Daily news roundups / Featured

Reaction to US WCQ loss, trialists, US wins Women’s U-20 WC, more

Photo: Nicolae Stoian


As you know, the USMNT lost their World Cup qualifier to Jamaica on Friday our recap and look for our analysis of the game later this morning.

Here are the highlights from the game that I’m still too ticked off to watch.

The headline at SI pretty much says it all: “Sloppy play, lackluster tactics doom US  in historic defeat to Jamaica.”

Goal.com looks at some of the trash talking that was going on after the game.

Martin Rogers writes that the loss ‘means that the previously unthinkable scenario of the USA missing out on the World Cup is, while still unlikely, no longer beyond the realm of possibility.”

The Shin Guardian, as usual, has an excellent tactical analysis.

Here’s a quote sheet from the game that I’m still too ticked off to read.

Player ratings from the New York Times, Soccer America, SI, ESPN, MLSsoccer.com, Goal.com, and Bleacher Report.

ProSoccerTalk looks at what the US midfield produced.

The Armchair Analyst has three things learned from the game.

SBI wonders who should start on Tuesday and what the midfield options are.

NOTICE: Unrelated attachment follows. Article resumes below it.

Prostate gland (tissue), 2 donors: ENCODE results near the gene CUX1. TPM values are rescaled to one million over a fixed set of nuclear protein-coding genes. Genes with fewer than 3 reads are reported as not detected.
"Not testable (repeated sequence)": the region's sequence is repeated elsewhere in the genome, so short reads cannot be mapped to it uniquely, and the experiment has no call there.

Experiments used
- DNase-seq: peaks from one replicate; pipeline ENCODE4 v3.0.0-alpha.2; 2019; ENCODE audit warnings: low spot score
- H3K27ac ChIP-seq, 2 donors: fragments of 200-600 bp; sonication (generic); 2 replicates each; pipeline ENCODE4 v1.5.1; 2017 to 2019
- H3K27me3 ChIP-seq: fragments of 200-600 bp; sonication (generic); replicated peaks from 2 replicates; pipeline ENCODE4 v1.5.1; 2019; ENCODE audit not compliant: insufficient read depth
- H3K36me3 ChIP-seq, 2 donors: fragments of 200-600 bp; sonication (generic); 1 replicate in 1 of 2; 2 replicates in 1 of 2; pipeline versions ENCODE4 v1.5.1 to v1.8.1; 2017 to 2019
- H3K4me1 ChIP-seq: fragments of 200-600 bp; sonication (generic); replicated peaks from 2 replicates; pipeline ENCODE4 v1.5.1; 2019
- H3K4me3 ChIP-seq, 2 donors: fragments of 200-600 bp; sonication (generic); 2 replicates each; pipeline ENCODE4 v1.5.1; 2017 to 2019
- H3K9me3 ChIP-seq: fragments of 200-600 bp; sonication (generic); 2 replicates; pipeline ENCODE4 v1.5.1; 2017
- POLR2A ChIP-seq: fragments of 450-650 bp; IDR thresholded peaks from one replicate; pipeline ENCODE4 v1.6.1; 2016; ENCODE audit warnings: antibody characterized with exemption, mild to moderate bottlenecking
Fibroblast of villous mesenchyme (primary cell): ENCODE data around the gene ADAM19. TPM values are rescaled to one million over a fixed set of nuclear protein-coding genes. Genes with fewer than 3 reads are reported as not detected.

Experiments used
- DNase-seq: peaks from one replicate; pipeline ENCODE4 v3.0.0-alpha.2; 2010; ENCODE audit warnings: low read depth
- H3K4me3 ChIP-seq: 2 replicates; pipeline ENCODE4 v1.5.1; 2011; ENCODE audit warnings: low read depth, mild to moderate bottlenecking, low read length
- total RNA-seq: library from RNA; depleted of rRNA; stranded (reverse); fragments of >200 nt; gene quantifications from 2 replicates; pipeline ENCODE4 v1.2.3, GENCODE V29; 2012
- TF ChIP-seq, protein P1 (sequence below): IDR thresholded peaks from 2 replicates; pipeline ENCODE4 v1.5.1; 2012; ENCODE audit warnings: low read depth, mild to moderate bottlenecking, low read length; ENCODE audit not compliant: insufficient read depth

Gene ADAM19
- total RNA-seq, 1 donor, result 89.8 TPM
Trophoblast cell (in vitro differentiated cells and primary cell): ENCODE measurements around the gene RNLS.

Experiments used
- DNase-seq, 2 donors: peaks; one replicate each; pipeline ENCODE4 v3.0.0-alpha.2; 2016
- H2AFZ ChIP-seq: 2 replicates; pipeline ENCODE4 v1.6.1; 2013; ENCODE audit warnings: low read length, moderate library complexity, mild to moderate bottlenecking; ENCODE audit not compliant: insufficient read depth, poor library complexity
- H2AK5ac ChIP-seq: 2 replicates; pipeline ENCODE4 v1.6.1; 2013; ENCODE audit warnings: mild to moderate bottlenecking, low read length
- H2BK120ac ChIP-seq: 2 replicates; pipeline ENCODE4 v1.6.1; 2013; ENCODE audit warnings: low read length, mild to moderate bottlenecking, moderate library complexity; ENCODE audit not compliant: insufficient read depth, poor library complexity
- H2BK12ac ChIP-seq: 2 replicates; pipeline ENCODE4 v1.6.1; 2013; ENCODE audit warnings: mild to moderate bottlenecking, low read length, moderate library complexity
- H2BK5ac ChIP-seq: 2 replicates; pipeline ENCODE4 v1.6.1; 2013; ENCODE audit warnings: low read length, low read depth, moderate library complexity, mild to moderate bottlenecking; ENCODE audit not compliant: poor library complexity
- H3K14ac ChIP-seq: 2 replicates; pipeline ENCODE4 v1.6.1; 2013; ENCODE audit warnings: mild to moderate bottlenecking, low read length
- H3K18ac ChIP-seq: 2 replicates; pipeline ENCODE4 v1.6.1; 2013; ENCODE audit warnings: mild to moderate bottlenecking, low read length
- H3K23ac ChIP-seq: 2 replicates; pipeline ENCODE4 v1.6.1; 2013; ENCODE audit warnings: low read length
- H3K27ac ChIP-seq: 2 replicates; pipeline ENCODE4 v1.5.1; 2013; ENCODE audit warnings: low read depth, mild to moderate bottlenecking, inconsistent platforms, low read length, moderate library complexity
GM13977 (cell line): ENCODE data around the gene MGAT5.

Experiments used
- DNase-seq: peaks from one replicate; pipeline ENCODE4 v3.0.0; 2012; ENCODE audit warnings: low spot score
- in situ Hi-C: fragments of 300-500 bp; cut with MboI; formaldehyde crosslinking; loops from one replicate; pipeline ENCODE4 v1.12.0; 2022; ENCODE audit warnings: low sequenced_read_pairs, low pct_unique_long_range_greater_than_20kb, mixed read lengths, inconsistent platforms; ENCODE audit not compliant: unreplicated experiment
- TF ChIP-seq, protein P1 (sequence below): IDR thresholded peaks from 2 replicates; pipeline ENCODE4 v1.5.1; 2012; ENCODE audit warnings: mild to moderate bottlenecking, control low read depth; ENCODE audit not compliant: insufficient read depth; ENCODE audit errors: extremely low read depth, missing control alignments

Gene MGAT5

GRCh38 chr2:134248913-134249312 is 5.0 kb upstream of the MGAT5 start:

Tuesday’s game against Jamaica in Columbus is sold out. Some 3,000 US supporters showed up on Sunday morning to watch the team train. Here are some observations from the training session.

After all of that, here’s some good news. On Saturday, the US won the final of the Women’s U-20 World Cup, defeating defending champions Germany 1–0. Kealia Ohai scored the winner in the 44th minute, ending Germany’s record shutout streak at 610 minutes.

At SI, Alecko Eskadarian writes about the on-going debate over the requirement that players in the US Development Academy system may not play high school soccer.

“It should be a priority for every MLS academy to meet the standard of offering fully funded residency-based programs that offer housing and education along with everything soccer-related…

“Once in place, I think it should only be mandatory for MLS academy teams to compete in a 10-month season — and not non-MLS academies. The best prospects should be funneled toward MLS academies. In turn, MLS academies should offer the best facilities, coaches, training and environment. The notion that a player has been identified as a future pro prospect and will be headed to a professional team’s residency program will then be completely justifiable on all ends.

“Those who would rather play high school or attend a private school could play for a non-MLS academy team instead. This would also prevent non-MLS academy teams from going to drastic measures to remain in the Development Academy league. These non-MLS academy teams can decide whether they want to offer training and exhibitions during the high school season to fulfill a 10-month schedule or stay on the seven-month schedule.”